The Call of the Wild

Sep 21, 2011
by: Kyra M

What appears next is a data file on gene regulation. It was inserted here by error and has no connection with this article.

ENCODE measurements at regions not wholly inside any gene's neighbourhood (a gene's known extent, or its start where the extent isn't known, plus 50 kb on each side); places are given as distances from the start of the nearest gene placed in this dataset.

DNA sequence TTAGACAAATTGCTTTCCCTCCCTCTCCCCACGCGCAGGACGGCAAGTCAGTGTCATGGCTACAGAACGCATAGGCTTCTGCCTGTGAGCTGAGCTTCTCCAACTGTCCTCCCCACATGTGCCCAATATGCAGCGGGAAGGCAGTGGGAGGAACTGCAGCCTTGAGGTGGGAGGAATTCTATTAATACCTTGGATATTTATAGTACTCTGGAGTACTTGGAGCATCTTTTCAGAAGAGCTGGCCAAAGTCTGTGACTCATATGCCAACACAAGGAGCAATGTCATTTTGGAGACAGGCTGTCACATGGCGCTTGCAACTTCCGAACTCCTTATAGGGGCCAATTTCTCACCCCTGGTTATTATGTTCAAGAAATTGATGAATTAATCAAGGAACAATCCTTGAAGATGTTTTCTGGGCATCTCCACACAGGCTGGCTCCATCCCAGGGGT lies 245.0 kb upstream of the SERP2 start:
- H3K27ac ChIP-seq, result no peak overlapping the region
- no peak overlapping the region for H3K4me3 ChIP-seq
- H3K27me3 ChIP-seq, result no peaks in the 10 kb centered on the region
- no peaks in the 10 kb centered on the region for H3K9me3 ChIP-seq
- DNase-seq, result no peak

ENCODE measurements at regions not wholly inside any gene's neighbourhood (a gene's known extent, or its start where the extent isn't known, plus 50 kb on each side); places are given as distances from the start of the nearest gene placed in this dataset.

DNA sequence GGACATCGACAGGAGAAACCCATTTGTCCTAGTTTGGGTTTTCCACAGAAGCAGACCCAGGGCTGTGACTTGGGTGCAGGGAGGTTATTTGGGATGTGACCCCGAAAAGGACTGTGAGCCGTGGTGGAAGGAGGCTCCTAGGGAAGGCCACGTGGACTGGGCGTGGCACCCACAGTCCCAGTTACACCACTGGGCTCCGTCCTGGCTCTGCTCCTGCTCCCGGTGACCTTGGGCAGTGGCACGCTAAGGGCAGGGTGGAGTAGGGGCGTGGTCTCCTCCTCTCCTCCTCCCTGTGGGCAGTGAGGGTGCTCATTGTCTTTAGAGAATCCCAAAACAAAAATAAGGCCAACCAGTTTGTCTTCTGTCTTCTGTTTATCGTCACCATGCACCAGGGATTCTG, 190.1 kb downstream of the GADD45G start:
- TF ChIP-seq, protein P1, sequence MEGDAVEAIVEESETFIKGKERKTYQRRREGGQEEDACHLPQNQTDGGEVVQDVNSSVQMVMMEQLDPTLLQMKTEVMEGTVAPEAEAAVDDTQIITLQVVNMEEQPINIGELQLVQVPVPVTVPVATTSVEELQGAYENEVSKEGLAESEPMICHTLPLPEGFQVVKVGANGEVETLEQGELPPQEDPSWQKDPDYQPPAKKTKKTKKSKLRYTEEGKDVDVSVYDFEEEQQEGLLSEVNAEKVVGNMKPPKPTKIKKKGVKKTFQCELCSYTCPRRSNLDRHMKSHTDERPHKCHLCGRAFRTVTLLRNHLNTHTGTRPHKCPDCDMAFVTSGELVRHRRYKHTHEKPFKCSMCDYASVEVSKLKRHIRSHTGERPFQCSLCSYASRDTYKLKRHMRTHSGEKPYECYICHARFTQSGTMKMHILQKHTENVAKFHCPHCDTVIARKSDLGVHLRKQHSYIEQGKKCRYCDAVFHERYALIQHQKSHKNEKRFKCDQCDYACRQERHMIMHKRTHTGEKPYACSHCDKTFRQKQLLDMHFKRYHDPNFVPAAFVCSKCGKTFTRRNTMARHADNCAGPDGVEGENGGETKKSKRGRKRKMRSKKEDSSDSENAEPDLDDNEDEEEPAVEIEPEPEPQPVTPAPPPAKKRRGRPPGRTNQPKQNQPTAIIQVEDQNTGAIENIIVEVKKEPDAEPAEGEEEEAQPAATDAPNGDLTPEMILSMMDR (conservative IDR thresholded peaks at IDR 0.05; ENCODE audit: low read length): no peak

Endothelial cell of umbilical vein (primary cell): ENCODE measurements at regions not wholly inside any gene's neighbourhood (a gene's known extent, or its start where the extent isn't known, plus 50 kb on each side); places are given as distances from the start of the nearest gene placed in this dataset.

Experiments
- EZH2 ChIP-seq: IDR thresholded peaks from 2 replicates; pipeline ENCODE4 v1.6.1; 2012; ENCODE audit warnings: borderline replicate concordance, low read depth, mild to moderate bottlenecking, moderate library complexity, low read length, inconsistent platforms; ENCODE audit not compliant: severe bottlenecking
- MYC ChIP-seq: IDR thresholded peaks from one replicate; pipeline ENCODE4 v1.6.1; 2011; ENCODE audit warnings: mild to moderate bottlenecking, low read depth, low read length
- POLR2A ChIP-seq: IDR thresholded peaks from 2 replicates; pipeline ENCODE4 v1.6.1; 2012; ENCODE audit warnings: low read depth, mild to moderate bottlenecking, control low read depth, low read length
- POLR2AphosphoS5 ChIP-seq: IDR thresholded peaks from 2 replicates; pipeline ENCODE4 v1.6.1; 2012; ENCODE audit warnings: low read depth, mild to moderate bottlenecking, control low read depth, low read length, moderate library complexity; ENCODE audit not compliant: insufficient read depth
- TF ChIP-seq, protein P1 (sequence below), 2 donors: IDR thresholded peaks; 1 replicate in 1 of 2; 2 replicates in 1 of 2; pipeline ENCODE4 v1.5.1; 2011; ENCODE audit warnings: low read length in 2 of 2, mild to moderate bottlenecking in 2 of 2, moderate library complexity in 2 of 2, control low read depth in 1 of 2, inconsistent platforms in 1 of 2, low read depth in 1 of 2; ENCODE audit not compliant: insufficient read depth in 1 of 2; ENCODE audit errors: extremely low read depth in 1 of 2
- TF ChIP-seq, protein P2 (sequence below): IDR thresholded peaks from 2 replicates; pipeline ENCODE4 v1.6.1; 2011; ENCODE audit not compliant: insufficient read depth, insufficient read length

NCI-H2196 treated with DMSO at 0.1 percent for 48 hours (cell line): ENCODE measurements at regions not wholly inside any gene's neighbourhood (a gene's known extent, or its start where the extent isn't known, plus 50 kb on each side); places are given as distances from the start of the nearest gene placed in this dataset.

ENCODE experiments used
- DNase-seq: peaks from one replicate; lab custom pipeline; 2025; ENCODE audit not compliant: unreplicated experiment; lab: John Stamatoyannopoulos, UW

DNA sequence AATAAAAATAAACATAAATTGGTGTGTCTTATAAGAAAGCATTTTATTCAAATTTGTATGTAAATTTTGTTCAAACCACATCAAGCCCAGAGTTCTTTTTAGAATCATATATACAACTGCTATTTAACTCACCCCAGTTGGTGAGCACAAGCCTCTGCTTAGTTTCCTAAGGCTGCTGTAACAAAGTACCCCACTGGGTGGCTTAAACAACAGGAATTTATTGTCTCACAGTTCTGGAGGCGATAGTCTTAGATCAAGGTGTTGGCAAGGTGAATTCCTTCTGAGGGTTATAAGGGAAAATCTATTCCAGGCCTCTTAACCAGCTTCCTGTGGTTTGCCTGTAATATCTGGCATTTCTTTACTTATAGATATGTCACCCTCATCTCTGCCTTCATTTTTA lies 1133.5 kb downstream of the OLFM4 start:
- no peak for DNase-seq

I recently finished reading Jack London's The Call of the Wild and it left me in a certain state of awe. The book detailed the journey of a dog named Buck from the time he was kidnapped from his home in the Southland to the time he turned completely wild and abandoned all civilization to run with the wolves. Throughout his journey, he was part of a harsh dog sled team where he learned the law of club and fang, struggled for dominance, dealt with ignorant humans, fell in love with a man, and eventually let the wild fire within him take control. I really enjoyed the book, even though it was rather gruesome and rugged at times. The adventure swept me along and set me firmly in Buck's pawprints. The most striking part of London's writing, besides his creativity and talent as a raconteur, was his diction and syntax. The language of the book was precise and descriptive, and even sounded pristinely mellifluous at times. "There is a patience of the wild - dogged, tireless, persistent as life itself - that holds motionless for endless hours the spider in its web, the snake in its coils, the panther in its ambuscade; this patience belongs peculiarly to life when it hunts its living food; and it belonged to Buck as he clung to... the heard in a whirlwind of menace," (p.94) was one such expressive sentence that truly enhanced the writing, providing clear visuals while retaining a sense of mystique and charisma. Overall, The Call of the Wild was an intriguing and entertaining masterpiece of literature that essentially, told a good story.